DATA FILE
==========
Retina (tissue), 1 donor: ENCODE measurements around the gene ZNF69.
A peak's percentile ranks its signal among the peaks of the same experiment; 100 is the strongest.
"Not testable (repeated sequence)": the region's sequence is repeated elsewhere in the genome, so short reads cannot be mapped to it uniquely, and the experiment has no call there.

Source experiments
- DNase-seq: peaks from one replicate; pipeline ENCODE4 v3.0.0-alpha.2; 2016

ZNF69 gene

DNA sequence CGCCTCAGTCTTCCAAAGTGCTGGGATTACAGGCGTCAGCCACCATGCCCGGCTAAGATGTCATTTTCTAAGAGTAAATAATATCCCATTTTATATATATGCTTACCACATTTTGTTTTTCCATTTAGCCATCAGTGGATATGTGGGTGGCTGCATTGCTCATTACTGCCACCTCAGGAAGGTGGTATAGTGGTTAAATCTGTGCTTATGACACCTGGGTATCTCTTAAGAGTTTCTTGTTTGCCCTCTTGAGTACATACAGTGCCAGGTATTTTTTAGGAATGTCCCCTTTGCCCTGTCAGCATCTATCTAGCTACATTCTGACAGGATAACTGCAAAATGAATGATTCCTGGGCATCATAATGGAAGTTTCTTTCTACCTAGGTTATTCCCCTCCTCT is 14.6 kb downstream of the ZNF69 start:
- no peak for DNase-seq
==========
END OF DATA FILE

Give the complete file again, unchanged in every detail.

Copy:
Retina (tissue), 1 donor: ENCODE measurements around the gene ZNF69.
A peak's percentile ranks its signal among the peaks of the same experiment; 100 is the strongest.
"Not testable (repeated sequence)": the region's sequence is repeated elsewhere in the genome, so short reads cannot be mapped to it uniquely, and the experiment has no call there.

Source experiments
- DNase-seq: peaks from one replicate; pipeline ENCODE4 v3.0.0-alpha.2; 2016

ZNF69 gene

DNA sequence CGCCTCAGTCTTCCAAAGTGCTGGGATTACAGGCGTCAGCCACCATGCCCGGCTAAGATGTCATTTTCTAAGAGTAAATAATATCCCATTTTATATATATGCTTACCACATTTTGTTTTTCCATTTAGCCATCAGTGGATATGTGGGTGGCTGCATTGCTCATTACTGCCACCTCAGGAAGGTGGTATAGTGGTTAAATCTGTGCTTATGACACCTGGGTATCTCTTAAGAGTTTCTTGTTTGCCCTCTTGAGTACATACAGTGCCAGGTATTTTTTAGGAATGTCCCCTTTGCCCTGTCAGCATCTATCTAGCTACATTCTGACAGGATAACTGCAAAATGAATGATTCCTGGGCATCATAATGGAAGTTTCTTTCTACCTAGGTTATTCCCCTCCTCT is 14.6 kb downstream of the ZNF69 start:
- no peak for DNase-seq